Phillips Places Eighth In NCAA Championships


Georgia’s Trent Phillips worked overtime on Monday to finish eighth individually in the stroke play portion of the NCAA Championships at Blessings Golf Club.

Phillips, a freshman from Inman, S.C., wound up at 1-over 289 as he signed for a 4-under 68 on Monday. Phillips registered five birdies in the final round, including three over his first six holes. Phillips entered the day 29th individually, jumping 21 positions.

“Trent is such a good player and he’s so talented,” Georgia head coach Chris Haack said. “If he can learn not to be his own worst enemy sometimes, I think he’ll be a superstar, because he’s got all of the shots and all of the game you could ever want. This whole week was a good experience for him, just learning how to manage your game when you’re playing a really difficult golf course.”

Medalist honors went to Oklahoma State’s Matthew Wolff, who posted a 10-under 278. Georgia Southern’s Steven Fisk placed second at 5-under 283.

Phillips, the SEC Freshman of the Year and First-Team All-SEC performer, had a supportive gallery on Monday as his five Georgia teammates walked the par-72, 7,550-yard course with him. The Bulldogs finished 24th on Sunday and did not advance as the field was cut to 15 teams.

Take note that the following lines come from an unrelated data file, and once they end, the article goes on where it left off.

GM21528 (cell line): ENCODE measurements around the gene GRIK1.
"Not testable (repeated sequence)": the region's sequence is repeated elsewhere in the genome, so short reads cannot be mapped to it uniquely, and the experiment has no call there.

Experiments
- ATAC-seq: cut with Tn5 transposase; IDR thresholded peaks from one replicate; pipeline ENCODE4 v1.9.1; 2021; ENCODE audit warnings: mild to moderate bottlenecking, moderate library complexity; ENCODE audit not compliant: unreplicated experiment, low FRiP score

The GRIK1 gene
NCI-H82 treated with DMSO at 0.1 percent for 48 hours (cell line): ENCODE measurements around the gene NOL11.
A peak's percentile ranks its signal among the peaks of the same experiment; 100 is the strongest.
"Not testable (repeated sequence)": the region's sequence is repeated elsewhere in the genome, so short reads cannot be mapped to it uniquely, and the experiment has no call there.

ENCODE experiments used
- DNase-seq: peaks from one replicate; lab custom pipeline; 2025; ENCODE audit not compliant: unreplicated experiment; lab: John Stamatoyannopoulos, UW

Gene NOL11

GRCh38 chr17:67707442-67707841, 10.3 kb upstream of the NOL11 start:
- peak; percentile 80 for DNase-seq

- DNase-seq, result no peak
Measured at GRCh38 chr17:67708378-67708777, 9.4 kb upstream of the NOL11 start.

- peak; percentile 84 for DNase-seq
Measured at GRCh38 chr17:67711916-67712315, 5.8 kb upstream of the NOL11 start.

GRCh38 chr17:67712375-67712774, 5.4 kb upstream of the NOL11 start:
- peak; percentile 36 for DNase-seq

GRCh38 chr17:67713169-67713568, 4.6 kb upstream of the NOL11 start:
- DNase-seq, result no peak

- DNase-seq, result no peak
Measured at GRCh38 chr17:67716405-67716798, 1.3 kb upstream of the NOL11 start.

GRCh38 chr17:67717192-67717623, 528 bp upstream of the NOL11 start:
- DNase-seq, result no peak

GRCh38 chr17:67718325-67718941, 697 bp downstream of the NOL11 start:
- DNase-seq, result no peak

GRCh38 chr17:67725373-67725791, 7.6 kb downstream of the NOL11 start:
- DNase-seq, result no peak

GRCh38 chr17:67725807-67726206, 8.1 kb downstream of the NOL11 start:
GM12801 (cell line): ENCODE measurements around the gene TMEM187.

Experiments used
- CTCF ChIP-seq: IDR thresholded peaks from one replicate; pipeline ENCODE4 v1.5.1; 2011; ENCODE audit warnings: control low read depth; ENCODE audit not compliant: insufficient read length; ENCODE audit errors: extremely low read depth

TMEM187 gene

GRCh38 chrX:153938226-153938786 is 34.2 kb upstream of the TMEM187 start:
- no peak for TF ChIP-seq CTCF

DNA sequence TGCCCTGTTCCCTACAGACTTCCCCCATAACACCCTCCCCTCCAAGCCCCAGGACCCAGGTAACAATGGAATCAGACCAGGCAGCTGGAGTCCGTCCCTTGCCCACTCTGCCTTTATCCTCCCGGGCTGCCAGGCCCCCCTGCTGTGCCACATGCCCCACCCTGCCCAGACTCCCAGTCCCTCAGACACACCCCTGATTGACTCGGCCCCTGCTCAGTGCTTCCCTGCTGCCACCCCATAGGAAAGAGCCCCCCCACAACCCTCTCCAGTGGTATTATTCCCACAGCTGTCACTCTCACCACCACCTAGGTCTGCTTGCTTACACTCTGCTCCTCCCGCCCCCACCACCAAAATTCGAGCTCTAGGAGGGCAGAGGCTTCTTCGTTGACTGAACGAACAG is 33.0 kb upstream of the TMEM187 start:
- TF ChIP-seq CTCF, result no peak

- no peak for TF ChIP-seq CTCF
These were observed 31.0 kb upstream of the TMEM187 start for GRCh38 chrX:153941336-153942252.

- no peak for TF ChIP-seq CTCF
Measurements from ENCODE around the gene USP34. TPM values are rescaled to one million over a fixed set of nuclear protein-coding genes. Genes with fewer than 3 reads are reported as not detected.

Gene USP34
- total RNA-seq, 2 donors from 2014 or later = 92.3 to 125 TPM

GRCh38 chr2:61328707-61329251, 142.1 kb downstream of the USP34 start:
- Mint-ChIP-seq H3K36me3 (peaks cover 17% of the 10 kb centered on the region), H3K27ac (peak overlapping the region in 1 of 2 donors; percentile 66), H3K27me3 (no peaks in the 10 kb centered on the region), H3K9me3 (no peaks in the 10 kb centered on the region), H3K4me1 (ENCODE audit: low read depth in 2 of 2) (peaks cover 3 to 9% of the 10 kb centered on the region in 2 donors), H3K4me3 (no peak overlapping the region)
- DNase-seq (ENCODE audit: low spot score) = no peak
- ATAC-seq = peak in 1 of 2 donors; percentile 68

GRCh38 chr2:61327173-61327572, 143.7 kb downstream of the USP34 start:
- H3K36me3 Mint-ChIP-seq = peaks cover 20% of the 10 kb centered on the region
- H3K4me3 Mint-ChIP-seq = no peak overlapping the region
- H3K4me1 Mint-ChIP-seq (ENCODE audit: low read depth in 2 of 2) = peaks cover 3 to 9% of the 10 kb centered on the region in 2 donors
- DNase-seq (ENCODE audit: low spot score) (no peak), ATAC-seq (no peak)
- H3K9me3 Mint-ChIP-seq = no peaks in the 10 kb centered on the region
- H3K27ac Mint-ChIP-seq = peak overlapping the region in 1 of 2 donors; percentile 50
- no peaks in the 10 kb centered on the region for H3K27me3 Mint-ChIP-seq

“It is really cool because I’m a freshman,” Phillips said. “The guys on the team, this was their first national championship, so it is really gratifying to represent them and play a fourth round.”

The top nine players not on advancing teams were invited for Monday’s fourth round. Phillips was tied for ninth with South Carolina’s Will Miles and UNLV’s Justin Kim after 54 holes, setting up a sudden death playoff Monday morning.

Phillips and Miles each made a birdie on the first playoff hole (the par-4, 470-yard No. 1) as Kim was eliminated with a bogey. On the second hole (the par-5, 617-yard No. 18), Phillips tapped in for par before Miles was unable to convert from 10 feet away.

“I was just concentrating on hitting two good tee shots because it is crucial to hit it straight out here,” Phillips said. “I knew if I hit two good tee shots, it would be hard to get beat.”​

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